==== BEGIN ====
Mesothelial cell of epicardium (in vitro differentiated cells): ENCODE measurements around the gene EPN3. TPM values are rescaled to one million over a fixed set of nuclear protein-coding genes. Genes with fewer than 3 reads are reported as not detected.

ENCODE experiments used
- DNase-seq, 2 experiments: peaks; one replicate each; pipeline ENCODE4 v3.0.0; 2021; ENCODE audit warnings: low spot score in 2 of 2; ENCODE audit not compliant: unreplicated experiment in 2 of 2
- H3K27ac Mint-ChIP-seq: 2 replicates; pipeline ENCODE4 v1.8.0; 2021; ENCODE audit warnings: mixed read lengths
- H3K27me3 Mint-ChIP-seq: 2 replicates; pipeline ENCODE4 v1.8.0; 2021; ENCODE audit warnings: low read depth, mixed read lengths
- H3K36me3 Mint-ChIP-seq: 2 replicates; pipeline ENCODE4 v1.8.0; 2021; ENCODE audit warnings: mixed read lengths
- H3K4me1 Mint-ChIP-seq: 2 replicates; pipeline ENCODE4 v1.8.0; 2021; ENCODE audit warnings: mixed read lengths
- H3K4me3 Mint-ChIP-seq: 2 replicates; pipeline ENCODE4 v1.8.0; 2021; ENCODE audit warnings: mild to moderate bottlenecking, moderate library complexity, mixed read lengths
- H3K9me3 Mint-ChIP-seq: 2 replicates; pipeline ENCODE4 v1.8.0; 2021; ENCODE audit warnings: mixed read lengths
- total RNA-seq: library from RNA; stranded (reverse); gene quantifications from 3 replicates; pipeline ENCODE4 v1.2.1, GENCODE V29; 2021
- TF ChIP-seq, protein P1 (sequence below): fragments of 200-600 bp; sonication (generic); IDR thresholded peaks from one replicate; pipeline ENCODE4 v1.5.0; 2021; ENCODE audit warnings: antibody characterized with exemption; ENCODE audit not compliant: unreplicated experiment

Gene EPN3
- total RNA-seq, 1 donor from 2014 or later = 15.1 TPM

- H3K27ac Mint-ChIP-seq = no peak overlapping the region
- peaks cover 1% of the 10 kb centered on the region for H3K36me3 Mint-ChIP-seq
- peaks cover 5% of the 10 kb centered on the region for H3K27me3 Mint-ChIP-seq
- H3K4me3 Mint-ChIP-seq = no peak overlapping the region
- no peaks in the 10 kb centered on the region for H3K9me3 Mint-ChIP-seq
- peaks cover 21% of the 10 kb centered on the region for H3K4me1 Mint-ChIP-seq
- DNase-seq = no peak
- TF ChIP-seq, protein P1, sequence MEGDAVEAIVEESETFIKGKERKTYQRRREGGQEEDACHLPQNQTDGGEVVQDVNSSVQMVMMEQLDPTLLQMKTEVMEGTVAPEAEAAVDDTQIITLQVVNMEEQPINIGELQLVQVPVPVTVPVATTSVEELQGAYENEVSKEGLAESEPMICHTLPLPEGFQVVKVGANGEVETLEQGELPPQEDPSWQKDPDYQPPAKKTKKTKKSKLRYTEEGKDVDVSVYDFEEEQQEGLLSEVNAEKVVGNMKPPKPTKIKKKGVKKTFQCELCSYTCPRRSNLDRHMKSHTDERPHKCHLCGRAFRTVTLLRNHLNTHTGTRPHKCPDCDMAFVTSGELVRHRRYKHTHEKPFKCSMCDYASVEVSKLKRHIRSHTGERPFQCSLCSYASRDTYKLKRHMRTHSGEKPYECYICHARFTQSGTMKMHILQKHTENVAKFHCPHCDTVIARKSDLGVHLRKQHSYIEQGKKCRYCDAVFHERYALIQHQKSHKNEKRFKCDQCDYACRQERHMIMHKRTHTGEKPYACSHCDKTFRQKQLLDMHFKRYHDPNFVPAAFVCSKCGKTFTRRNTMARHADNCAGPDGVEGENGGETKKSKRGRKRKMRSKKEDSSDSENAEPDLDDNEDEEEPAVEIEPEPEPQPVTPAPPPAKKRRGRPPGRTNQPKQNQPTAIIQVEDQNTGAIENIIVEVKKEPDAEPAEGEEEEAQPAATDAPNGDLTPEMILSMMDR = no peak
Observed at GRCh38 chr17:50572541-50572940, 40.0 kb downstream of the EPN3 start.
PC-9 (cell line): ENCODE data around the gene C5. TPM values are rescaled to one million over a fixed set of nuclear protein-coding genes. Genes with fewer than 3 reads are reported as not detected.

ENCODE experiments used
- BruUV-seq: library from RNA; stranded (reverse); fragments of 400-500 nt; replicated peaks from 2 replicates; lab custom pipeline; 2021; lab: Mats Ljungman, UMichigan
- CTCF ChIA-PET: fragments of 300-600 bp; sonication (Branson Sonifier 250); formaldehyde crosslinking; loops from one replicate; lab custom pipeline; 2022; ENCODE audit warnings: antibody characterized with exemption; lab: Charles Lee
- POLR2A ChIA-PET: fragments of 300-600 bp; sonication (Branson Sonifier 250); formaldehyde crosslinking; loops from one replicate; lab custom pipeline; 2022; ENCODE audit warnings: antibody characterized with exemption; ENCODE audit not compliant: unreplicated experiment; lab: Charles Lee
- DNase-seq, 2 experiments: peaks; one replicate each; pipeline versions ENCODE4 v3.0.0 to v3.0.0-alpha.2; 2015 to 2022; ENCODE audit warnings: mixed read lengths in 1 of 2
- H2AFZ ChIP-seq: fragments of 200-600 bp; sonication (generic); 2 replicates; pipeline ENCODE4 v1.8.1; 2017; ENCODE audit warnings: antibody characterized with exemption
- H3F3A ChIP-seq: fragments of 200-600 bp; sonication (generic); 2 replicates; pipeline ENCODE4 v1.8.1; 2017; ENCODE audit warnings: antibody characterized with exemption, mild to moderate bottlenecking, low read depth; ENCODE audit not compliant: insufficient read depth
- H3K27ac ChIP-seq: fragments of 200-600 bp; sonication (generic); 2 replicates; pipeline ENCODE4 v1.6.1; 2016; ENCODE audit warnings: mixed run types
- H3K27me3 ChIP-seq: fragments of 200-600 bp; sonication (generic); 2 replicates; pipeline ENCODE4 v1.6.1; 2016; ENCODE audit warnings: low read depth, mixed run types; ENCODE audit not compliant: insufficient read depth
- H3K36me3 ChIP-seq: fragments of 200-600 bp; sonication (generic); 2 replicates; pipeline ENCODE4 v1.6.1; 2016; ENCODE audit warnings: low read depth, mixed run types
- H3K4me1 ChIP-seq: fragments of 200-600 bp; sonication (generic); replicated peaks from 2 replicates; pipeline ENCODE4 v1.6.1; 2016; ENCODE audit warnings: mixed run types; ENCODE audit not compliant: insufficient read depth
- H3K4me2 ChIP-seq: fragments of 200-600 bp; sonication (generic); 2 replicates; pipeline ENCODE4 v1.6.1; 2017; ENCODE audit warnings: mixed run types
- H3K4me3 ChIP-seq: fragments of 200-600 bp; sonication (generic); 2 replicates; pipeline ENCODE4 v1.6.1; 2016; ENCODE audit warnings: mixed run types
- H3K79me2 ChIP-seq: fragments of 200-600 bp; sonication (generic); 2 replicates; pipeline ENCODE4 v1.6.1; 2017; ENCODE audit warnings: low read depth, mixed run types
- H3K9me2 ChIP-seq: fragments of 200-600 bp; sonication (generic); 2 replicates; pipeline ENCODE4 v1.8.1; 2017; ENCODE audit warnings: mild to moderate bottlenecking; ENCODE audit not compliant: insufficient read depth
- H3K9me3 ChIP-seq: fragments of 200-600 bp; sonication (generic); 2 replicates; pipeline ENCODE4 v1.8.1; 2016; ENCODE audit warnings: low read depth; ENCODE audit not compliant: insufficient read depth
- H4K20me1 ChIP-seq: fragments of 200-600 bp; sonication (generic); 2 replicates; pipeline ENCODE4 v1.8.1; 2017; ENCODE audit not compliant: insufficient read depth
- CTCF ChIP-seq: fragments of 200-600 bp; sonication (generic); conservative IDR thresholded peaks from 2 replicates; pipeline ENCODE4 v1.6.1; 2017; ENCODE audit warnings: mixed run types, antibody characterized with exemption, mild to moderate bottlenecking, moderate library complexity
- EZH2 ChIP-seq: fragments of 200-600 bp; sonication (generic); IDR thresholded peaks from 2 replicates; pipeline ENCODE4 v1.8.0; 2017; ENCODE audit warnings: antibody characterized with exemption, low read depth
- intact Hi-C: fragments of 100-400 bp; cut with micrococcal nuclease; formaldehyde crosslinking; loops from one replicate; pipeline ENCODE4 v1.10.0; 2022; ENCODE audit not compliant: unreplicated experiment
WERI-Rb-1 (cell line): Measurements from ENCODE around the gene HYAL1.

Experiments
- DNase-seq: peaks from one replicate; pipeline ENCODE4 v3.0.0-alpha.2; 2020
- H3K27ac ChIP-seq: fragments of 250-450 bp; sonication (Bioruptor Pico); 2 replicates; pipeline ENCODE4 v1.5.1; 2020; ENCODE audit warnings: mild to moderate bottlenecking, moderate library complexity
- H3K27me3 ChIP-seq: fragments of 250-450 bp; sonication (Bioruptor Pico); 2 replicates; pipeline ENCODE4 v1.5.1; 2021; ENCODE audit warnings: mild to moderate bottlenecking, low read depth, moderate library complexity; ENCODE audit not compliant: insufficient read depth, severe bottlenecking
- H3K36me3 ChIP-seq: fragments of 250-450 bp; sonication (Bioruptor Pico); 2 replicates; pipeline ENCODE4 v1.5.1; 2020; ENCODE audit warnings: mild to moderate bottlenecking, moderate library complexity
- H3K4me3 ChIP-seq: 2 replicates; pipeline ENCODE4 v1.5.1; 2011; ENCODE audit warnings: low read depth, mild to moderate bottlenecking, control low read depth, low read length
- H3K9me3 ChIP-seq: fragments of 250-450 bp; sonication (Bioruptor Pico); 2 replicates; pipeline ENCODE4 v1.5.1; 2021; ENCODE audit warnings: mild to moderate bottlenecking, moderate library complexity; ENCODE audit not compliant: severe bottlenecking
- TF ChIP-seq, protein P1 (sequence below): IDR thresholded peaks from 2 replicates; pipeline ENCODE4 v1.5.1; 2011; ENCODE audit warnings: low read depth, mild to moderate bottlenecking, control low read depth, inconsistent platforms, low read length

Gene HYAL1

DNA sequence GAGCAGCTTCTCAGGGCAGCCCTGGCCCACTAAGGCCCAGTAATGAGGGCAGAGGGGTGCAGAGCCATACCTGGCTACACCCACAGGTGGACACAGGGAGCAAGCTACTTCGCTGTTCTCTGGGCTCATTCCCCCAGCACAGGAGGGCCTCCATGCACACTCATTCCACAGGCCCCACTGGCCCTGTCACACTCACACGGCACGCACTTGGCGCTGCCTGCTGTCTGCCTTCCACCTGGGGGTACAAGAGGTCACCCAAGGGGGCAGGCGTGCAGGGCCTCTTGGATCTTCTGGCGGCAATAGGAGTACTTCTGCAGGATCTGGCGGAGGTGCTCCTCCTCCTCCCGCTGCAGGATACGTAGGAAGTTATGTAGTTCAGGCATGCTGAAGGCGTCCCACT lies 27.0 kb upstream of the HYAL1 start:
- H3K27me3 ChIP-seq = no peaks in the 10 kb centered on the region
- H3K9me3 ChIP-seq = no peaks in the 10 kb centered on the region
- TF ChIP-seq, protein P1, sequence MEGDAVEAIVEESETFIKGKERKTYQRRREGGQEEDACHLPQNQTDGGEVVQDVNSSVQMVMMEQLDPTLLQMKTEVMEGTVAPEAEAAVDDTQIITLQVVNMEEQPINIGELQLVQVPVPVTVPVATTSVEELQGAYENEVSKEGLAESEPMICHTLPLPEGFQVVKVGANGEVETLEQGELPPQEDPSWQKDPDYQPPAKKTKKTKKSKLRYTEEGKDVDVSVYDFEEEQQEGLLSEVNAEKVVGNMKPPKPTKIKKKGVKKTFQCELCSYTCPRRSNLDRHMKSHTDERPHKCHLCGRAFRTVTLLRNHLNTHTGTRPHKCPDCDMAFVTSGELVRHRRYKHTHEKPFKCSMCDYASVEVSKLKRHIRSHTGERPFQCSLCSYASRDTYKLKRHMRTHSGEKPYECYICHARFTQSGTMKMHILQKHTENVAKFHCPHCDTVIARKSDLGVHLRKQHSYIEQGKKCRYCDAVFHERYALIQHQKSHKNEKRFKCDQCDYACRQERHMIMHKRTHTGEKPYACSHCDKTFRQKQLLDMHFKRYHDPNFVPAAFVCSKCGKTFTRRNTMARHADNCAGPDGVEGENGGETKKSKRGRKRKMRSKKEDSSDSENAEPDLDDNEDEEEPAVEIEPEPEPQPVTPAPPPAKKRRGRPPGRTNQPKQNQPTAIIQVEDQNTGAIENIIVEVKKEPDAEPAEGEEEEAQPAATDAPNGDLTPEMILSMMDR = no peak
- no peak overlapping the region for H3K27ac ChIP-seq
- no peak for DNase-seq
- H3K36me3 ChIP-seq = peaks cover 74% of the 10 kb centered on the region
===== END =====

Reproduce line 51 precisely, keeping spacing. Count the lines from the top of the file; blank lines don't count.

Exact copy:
- H3K9me3 ChIP-seq: fragments of 250-450 bp; sonication (Bioruptor Pico); 2 replicates; pipeline ENCODE4 v1.5.1; 2021; ENCODE audit warnings: mild to moderate bottlenecking, moderate library complexity; ENCODE audit not compliant: severe bottlenecking